As modern citizens, we’ve become well accustomed to being watched. Walk down any street in most urban areas across the globe, and it’s highly likely you’ll lose count of the number of surveillance cameras keeping a silent watch over their surroundings.
From buildings adorned with cameras, Google Street View giving candid glimpses of daily life, or satellite imagery which can see into your garden, 21st-century surveillance is everywhere.
It’s not an Orwellian dystopia either; it’s simply the norm. But now, there’s a new supercharged breed of cameras which are on track to collect enormous amounts of public image data, and it’s highly likely that the average urban citizen will be captured in their gaze hundreds of times per day.
They’re autonomous vehicles, and they have multiple cameras on wheels – coming to a street near you soon.
This 3D reconstruction shows the immense amount of depth information a Tesla can collect from just a few seconds of video from the vehicle's 8 cameras pic.twitter.com/w2x6pkM2Eb
— Tesla (@Tesla) April 23, 2019
While driverless cars are still a nascent technology, a recent video released on Twitter by the leading electric autonomous car manufacturer, Tesla, revealed the extent of data collected by one of its vehicles in just a few seconds of driving.
The 3D video, which was captured as the car navigated itself down a bustling city street, showed a detailed rendering of surrounding buildings, parked vehicles, street lamps, and even shop signs.
Vitalik Buterin, the founder of the Ethereum blockchain, tweeted:
Surprised that few are taking the "OMG scary mass surveillance" angle on this one. Just think about how often you'll be in line of sight of a self driving car just walking along the street in 20 years. https://t.co/h3HR45rxi4
— Vitalik Non-giver of Ether (@VitalikButerin) April 24, 2019
He further remarked that for those living in cities, in-person privacy was not a “winnable fight” anymore.
For those who like to draw parallels with 1984 fantasy and our daily reality, this has obviously conjured up visions of Tesla’s self-driving spies cruising the streets, watching citizens in high definition 3D as they go about their daily lives.
This comes shortly after Tesla recently announced the release of all Tesla vehicle patents, to encourage other auto manufacturers to incorporate Tesla technology into their fleets, and it’s widely believed that within the next 20 years, 95% of cars will be autonomous.
Fitted with advanced optical systems, including long-range radar, 3D cameras, night vision, LIDAR, ultrasound and standard cameras, the average autonomous vehicle features 8 separate cameras around the car, which can generate up to 100GB of raw data per second.
This has naturally led to some fierce debates on who owns this data and what rights do individuals who are unavoidably captured in driverless car’s sights have?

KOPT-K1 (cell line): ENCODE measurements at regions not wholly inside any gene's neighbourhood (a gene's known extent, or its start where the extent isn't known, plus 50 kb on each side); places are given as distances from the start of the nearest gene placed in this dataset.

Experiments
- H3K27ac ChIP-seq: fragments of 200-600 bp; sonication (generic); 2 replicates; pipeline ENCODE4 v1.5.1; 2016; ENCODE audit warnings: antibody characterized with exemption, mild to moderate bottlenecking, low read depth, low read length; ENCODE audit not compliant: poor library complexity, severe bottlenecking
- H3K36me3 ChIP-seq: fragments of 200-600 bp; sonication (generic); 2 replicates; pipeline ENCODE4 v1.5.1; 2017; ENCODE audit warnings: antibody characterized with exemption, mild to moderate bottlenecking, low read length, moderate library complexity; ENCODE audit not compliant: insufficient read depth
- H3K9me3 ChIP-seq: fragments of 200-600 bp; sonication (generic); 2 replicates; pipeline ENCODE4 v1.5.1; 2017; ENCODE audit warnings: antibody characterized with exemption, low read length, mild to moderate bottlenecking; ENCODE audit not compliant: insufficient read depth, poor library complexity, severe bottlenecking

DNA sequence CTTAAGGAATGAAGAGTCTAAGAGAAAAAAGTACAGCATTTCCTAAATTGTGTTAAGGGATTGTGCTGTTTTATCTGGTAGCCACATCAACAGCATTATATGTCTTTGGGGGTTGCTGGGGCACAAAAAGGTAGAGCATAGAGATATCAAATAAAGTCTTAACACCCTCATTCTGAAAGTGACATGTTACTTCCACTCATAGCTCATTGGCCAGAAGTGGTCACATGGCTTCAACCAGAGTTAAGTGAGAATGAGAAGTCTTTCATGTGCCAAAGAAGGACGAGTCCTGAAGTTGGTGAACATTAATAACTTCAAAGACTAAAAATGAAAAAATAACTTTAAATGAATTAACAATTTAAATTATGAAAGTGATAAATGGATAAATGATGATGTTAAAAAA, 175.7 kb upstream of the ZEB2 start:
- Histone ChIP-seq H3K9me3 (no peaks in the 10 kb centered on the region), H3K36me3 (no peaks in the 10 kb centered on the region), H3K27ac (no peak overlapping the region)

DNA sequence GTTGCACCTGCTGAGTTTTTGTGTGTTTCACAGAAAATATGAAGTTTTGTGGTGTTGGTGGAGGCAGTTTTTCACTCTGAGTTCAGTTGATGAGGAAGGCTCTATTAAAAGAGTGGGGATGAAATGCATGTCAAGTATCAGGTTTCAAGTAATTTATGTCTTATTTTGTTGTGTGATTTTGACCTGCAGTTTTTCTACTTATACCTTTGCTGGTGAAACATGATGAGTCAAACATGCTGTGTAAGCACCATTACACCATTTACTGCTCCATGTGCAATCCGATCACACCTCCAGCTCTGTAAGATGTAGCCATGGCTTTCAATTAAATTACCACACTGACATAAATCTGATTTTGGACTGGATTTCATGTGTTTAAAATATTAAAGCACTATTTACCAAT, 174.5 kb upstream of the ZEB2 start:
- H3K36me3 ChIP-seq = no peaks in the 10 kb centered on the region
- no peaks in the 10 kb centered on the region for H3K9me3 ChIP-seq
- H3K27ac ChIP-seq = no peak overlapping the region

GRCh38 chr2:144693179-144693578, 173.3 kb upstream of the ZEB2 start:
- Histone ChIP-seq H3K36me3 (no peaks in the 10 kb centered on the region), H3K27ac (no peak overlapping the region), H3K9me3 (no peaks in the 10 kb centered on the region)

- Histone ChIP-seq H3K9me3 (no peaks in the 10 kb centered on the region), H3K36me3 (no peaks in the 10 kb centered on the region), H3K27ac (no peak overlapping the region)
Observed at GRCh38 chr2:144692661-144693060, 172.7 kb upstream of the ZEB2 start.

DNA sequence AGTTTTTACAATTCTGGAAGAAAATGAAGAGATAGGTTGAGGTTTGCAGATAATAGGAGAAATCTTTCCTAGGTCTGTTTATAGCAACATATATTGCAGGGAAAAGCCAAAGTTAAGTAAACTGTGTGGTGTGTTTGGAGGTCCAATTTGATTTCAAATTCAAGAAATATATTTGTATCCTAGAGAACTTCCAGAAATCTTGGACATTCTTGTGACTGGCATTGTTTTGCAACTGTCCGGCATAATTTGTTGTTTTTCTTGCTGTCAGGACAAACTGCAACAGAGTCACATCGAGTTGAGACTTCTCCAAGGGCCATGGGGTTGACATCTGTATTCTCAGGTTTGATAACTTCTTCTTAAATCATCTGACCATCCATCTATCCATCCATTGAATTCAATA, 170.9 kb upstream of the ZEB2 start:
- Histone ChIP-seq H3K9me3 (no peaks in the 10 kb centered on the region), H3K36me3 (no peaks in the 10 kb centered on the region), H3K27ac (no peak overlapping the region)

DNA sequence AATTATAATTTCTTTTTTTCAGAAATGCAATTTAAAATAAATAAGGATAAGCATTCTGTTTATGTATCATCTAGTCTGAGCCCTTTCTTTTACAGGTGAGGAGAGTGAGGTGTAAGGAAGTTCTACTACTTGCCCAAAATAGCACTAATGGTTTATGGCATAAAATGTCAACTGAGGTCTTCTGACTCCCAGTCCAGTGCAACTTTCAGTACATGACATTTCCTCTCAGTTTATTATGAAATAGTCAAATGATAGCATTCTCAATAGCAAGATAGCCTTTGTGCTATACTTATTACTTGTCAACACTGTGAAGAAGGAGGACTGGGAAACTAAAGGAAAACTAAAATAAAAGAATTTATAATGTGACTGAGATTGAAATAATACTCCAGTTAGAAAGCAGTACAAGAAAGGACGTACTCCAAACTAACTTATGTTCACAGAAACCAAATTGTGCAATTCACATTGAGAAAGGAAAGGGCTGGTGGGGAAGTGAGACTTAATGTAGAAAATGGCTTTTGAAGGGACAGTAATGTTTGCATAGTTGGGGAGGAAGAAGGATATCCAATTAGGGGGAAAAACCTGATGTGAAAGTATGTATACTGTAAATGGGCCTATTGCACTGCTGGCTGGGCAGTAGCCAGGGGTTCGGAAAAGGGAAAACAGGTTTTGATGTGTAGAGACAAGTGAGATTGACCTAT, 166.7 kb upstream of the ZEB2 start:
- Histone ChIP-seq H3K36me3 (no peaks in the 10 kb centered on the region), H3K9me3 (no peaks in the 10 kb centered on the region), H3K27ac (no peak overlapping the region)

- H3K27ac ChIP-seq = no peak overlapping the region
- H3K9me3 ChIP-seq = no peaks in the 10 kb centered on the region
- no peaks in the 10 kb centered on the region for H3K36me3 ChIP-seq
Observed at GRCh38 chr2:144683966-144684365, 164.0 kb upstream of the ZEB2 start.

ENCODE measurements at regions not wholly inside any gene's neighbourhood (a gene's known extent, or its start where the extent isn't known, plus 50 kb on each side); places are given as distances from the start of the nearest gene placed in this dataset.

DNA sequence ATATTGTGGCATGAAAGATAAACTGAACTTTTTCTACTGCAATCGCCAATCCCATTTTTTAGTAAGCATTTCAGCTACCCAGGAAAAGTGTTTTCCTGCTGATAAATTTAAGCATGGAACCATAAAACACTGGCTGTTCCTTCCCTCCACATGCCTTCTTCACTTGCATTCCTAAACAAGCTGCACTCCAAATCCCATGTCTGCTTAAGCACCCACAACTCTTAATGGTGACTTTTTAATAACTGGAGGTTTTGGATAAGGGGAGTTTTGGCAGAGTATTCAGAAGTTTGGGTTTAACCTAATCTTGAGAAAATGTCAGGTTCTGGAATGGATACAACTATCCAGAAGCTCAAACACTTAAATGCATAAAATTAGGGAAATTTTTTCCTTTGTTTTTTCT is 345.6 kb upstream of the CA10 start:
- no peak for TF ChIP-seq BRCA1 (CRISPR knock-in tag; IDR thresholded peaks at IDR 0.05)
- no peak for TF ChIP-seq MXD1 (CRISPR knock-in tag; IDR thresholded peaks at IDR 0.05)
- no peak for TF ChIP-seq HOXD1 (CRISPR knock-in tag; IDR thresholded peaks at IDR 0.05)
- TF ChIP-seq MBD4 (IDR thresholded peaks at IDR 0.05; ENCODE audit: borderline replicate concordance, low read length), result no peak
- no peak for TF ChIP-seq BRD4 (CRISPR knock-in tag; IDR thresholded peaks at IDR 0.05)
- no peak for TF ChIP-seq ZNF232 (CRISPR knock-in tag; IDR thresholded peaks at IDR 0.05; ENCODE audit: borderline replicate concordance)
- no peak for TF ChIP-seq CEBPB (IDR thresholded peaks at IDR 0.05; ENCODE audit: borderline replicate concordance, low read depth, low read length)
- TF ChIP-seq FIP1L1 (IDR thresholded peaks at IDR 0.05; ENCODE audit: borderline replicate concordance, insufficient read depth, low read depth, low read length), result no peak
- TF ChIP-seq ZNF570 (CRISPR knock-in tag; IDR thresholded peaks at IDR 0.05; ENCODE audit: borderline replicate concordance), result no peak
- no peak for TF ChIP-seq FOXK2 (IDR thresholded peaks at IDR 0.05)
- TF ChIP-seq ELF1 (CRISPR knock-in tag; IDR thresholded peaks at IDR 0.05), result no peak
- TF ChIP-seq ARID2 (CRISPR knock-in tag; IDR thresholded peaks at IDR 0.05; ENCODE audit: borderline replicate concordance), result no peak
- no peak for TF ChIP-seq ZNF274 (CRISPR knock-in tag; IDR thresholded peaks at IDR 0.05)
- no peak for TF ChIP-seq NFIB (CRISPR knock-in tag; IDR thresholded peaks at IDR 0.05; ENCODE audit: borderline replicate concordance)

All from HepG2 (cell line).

Who Owns Driverless Car Data?
The rising popularity of driverless cars and the likelihood of their mass adoption is raising several vital questions from groups concerned with individuals’ privacy and data collection best practices. Principal among these concerns is who owns this data, and how is it used?
Visual data, like Tesla, have recently demonstrated, is simply one aspect of the enormity of data autonomous vehicles have the potential to collect. Seventeen U.S. states have already passed statutes which cover the privacy issues of data collection from “event data recorders,” which are fitted in the majority of self-driving cars.
Lobbyists say that such data collection, which may include statistics on driver braking patterns, collision information, driver behavior, number of passengers and speed, can be used by groups such as insurance firms to target drivers for higher premiums, or by law enforcement to track individuals of interest.
There’s a lot at stake, too. Experts predict that by 2030, the value of data collected from autonomous vehicles will range from $450-$750 billion, with interested parties including gas stations, retailers, mechanics, and even food outlets – all vying for data on where people are headed next.
The 2025 Automated Driving Community, who promote industry best practices, reported that 48% of U.S. consumers were unaware that connected cars could store and share their personal data, which even includes sensitive data such as drivers home address and social security numbers.
It’s clear that more needs to be done to educate drivers on the data driverless cars collect and form a robust framework for how this data collected from the public domain is used.
The Way Forward
It’s hard to ignore that driverless cars open up some huge unanswered questions about data privacy and individual rights. The ongoing threat against our privacy has led to many seeking ways to avoid surveillance from governments and big tech firms, such as by using VPN services and steering clear of social media.
However, as a future technology, the potential of autonomous vehicles to make driving safer and our transport industry more efficient is huge, with industry bodies citing that driverless technology could reduce road traffic accidents by up to 80% by 2040.
First, however, government agencies and the general public alike will have to decide on how we accept and regulate these vehicles adding a new layer of surveillance to our already heavily monitored daily routines; before, as Vitalik Buterin says, in-person privacy is completely eroded.